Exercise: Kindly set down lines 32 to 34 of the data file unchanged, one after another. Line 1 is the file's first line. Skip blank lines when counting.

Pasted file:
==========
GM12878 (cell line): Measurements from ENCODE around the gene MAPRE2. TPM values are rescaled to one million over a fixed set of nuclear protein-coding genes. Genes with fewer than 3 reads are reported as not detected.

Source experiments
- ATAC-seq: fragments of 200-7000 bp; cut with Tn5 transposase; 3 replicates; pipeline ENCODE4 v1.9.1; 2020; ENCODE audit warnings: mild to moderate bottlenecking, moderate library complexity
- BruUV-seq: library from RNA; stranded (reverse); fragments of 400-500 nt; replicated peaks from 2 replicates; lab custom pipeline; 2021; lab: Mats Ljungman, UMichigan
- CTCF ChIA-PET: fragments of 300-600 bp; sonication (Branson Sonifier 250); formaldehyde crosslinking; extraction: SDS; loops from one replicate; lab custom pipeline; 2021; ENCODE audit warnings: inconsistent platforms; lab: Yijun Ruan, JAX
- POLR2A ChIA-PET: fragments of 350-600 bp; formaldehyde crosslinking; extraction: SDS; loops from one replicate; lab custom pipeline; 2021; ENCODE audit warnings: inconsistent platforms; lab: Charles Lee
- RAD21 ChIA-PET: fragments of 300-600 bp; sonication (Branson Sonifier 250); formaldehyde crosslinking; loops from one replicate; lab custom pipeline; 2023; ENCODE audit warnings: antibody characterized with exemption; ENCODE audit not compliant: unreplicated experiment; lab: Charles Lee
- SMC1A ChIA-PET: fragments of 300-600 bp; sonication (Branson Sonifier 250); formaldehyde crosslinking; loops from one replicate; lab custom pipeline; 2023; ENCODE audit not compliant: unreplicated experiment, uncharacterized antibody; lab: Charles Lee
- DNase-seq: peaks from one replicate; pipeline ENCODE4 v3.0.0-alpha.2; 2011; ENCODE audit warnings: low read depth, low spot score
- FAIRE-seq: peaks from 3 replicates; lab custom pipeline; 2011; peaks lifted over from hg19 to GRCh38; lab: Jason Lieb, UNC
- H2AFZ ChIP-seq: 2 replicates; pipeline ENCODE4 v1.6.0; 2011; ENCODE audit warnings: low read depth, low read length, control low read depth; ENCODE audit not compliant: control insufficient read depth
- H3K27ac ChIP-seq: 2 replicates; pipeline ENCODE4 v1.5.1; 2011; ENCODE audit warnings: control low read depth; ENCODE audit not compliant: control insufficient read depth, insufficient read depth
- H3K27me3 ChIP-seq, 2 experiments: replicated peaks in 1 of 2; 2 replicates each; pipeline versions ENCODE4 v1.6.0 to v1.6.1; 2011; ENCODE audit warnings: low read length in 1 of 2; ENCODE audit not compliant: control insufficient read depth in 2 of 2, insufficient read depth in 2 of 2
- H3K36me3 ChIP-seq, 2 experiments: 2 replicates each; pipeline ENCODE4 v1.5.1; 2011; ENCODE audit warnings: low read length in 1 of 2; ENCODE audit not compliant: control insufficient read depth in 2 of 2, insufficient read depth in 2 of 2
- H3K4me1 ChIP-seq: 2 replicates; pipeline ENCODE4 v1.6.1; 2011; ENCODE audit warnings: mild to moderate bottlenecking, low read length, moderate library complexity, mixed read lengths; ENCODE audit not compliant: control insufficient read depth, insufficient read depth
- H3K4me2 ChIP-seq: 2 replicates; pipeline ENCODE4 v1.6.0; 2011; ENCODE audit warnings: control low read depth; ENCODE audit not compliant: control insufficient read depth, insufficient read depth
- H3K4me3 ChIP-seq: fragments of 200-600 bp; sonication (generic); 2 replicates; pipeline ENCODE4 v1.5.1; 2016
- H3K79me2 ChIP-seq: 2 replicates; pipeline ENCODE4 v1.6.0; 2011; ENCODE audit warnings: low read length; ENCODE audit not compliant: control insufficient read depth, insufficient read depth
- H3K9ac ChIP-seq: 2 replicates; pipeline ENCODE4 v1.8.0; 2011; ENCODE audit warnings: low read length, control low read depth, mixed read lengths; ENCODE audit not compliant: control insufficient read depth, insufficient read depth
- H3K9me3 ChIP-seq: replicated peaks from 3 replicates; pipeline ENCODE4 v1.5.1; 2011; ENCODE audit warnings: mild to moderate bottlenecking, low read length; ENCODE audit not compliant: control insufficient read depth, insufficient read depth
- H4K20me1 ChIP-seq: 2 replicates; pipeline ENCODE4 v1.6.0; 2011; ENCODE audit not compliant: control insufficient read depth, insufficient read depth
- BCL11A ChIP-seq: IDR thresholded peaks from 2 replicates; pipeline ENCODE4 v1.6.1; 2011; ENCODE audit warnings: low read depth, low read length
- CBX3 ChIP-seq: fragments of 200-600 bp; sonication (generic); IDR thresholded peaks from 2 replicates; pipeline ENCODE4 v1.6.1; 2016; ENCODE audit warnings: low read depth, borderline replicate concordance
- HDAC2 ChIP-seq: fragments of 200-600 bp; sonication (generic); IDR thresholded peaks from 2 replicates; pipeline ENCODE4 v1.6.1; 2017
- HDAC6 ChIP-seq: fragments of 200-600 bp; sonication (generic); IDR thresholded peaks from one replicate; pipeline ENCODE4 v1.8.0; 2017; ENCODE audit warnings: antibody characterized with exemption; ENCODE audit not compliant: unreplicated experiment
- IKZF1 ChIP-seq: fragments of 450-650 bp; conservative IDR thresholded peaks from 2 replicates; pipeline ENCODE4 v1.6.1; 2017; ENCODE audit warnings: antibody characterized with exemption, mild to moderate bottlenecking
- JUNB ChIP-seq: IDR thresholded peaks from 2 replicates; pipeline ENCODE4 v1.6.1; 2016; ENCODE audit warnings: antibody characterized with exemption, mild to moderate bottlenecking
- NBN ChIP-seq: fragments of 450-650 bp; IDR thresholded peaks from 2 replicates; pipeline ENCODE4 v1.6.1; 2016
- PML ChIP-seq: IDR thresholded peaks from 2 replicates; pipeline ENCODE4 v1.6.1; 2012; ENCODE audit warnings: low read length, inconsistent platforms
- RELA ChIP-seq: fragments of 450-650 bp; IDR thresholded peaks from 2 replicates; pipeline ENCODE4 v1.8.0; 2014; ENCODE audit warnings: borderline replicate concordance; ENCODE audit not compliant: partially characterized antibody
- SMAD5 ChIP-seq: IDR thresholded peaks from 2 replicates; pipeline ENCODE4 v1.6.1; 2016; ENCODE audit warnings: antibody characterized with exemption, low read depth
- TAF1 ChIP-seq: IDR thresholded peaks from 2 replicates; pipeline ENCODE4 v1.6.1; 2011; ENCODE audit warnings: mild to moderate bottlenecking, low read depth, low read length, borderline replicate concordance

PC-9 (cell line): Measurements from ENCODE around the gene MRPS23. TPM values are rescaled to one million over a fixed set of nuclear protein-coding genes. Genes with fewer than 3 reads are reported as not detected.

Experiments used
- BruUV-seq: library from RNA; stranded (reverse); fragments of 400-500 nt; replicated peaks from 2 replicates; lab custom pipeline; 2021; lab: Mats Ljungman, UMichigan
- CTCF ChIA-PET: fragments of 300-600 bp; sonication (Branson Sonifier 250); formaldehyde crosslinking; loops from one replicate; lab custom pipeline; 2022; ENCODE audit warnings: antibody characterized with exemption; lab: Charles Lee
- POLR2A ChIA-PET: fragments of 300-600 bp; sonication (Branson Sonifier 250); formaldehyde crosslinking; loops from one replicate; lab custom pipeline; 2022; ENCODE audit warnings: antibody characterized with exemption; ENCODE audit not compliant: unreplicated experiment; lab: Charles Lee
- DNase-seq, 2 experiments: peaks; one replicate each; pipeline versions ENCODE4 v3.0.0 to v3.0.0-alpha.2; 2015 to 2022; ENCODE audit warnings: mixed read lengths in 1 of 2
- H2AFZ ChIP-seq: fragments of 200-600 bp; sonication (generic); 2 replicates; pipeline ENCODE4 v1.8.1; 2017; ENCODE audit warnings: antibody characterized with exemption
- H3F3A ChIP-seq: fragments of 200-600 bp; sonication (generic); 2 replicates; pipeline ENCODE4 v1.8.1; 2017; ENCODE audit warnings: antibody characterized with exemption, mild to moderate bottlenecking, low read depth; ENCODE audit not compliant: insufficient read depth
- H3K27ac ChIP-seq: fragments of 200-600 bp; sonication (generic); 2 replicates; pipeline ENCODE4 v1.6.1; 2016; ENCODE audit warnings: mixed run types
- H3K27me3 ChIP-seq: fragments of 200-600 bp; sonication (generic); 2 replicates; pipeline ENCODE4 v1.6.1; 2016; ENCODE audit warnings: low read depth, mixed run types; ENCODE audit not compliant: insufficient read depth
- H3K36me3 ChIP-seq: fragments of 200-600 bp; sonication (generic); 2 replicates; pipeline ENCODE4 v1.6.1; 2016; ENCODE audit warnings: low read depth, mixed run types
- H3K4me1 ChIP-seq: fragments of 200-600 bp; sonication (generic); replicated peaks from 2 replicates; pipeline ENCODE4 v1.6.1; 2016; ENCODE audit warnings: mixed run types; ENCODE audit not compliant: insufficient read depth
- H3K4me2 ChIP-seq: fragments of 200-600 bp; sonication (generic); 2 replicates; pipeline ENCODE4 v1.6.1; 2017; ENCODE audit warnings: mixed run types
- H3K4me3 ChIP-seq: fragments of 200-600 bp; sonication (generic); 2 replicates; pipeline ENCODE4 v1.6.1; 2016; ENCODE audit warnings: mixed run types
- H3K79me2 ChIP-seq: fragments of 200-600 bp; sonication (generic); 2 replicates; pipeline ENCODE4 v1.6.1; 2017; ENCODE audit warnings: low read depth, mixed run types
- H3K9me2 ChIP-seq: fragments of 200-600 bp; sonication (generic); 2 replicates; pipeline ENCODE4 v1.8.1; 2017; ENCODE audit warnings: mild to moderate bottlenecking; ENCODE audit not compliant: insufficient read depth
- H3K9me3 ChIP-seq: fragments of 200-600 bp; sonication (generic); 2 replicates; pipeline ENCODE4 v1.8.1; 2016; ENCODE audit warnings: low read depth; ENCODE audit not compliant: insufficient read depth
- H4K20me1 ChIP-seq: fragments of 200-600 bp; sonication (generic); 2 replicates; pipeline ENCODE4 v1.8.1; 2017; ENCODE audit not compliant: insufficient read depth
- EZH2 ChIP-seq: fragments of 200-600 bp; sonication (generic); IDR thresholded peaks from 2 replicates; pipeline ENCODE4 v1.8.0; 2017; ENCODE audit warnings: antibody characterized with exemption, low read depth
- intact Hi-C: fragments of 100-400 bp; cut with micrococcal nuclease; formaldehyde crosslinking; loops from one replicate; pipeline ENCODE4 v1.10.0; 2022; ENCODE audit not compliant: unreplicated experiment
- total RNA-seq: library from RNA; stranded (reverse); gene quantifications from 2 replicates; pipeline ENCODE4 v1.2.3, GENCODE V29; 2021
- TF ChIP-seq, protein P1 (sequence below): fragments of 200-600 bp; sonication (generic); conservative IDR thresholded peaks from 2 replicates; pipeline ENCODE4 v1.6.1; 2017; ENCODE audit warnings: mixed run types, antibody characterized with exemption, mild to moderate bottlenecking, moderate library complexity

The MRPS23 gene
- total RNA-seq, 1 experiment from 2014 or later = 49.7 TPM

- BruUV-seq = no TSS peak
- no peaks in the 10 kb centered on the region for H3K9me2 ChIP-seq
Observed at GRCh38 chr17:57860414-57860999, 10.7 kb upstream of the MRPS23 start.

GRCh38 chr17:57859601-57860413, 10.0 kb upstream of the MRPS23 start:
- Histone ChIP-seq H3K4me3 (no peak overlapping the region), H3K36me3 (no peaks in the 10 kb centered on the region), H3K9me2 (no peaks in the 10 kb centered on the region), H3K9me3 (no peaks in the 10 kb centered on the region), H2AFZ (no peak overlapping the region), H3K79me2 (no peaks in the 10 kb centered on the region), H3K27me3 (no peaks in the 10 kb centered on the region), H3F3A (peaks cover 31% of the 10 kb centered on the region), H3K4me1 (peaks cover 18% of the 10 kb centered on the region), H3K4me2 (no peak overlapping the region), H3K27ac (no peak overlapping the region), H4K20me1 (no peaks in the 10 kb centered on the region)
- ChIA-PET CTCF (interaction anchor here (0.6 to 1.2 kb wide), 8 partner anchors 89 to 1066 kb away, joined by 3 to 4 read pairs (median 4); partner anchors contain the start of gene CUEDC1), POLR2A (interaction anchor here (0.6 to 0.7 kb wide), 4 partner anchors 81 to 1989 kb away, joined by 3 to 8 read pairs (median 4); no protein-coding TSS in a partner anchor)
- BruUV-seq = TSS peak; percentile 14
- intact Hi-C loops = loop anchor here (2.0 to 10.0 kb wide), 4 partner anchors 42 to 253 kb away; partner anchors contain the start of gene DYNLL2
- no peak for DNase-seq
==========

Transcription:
- TAF1 ChIP-seq: IDR thresholded peaks from 2 replicates; pipeline ENCODE4 v1.6.1; 2011; ENCODE audit warnings: mild to moderate bottlenecking, low read depth, low read length, borderline replicate concordance

PC-9 (cell line): Measurements from ENCODE around the gene MRPS23. TPM values are rescaled to one million over a fixed set of nuclear protein-coding genes. Genes with fewer than 3 reads are reported as not detected.

Experiments used